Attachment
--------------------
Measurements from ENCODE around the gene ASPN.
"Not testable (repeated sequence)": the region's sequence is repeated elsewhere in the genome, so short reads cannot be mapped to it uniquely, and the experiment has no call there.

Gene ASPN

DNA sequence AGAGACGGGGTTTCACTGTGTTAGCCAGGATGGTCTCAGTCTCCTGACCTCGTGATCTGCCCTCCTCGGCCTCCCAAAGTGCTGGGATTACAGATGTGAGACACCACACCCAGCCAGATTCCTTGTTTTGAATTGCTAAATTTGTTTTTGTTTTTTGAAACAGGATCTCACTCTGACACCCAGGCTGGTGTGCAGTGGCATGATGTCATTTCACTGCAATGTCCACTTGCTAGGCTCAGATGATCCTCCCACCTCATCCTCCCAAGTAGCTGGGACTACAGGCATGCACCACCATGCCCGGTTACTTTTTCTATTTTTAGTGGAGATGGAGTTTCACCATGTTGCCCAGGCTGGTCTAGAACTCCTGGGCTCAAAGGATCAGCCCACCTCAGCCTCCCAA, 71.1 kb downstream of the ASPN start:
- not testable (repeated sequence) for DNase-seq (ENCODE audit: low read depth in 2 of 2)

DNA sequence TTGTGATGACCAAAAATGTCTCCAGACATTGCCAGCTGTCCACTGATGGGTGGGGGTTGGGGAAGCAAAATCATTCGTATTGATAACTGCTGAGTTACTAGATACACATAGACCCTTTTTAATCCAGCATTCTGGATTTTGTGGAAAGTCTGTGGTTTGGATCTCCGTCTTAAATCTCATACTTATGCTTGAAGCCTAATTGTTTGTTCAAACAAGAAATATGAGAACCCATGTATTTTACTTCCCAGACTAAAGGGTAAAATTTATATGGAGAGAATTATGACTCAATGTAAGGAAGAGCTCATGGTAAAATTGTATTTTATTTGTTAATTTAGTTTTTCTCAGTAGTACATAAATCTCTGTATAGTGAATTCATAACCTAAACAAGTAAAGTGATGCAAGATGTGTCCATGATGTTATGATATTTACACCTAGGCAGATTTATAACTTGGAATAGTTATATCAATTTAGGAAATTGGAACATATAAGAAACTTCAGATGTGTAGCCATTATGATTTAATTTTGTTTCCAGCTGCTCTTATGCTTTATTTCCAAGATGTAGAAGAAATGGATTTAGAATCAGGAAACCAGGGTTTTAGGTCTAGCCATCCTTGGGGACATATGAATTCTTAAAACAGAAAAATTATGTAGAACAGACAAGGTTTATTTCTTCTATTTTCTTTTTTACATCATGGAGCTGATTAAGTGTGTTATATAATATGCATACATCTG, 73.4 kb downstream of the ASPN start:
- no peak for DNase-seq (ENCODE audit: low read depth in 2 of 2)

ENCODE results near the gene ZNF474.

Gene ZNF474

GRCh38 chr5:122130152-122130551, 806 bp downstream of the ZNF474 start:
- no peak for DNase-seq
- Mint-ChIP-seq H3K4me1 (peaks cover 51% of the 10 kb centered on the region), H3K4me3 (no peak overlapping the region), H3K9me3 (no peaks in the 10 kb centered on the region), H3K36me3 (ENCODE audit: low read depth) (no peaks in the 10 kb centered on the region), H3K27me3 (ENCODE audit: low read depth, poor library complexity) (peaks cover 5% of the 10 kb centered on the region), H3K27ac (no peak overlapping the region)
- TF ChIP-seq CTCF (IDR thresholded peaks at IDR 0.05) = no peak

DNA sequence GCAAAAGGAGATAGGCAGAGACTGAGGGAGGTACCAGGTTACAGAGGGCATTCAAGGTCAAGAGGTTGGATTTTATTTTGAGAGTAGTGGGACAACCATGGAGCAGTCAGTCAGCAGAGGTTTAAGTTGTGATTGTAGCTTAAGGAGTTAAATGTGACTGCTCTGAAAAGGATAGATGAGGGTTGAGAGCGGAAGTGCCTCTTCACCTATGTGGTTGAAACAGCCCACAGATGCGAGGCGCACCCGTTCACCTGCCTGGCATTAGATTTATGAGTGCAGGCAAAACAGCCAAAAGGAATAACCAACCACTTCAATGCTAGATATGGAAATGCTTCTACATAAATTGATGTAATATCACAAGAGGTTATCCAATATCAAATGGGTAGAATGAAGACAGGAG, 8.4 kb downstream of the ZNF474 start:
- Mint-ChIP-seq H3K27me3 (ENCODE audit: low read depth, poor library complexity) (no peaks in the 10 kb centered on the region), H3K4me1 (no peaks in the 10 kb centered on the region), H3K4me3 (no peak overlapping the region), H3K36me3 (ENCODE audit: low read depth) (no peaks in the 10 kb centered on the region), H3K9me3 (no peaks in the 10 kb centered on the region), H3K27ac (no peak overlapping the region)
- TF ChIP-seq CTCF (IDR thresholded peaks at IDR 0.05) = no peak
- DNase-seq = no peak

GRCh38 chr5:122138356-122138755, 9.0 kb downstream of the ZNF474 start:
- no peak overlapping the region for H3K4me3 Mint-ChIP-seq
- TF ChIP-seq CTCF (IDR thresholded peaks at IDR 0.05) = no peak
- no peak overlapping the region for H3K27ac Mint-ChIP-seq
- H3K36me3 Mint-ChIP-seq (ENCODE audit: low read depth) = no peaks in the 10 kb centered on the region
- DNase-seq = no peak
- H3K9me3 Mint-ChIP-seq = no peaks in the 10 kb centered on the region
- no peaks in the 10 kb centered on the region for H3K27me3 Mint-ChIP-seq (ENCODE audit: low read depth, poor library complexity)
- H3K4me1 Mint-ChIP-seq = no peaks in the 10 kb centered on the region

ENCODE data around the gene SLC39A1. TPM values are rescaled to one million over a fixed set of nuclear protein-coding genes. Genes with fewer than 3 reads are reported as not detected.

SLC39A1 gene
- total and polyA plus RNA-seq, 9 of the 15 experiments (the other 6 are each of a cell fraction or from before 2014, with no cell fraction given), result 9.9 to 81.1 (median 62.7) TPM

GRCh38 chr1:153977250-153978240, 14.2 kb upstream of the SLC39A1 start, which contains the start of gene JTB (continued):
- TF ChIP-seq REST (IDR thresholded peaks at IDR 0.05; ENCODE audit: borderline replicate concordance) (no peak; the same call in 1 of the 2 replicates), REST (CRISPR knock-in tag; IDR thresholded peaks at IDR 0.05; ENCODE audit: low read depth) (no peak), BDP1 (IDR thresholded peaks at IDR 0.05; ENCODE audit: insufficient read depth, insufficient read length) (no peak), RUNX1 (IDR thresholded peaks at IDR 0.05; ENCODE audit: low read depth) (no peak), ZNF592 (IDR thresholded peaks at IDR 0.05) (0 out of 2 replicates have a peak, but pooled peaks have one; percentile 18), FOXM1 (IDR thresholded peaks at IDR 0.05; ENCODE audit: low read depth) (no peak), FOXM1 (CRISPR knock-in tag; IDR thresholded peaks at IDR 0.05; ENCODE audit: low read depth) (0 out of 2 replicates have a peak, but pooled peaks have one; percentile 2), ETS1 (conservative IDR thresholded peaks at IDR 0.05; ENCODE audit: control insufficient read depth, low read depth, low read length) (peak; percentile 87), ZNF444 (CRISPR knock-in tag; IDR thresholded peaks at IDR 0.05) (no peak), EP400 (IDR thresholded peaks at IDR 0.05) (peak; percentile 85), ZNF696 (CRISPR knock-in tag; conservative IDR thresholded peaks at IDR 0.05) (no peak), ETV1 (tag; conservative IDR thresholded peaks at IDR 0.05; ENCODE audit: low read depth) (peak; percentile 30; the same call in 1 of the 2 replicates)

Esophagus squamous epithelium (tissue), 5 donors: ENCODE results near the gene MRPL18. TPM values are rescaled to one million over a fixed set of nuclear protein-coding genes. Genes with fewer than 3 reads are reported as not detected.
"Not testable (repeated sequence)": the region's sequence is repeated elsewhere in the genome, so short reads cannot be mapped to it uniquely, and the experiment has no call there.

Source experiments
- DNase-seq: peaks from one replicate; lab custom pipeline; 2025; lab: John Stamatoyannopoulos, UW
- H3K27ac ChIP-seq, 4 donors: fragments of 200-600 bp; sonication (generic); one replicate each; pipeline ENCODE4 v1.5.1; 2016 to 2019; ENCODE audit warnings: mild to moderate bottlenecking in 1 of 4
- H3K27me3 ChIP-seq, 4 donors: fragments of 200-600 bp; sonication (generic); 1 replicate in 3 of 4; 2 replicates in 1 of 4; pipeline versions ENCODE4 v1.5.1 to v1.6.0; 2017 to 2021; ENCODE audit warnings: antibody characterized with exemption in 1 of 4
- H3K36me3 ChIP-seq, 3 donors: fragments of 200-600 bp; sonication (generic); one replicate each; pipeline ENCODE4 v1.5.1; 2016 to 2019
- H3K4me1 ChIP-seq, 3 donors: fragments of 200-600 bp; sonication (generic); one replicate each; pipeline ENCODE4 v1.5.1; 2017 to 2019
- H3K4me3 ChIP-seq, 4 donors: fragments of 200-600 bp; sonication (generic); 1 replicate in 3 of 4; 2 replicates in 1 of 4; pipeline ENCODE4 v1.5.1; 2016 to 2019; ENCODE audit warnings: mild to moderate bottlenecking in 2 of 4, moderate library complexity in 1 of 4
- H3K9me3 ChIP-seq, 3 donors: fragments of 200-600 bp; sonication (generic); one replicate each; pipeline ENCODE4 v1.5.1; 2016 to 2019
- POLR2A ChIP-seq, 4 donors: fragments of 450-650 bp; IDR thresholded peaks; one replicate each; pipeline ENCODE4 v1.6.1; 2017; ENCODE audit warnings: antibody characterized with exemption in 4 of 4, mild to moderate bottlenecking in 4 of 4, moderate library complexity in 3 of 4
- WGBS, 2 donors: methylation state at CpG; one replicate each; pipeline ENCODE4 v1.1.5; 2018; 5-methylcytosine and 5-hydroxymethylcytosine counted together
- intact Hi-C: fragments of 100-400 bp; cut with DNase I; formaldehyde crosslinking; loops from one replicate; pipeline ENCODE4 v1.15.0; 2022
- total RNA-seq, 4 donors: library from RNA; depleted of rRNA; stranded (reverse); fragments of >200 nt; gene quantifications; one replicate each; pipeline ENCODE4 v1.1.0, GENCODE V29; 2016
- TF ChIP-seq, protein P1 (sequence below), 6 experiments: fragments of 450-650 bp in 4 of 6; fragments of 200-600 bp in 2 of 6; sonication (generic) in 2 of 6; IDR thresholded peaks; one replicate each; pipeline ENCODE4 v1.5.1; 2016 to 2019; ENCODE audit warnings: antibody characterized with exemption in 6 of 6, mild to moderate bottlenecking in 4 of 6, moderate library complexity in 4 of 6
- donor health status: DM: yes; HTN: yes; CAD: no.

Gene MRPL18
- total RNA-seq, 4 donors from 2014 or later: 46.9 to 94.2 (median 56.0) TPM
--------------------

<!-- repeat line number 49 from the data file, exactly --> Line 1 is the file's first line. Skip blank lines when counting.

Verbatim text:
- total RNA-seq, 4 donors from 2014 or later: 46.9 to 94.2 (median 56.0) TPM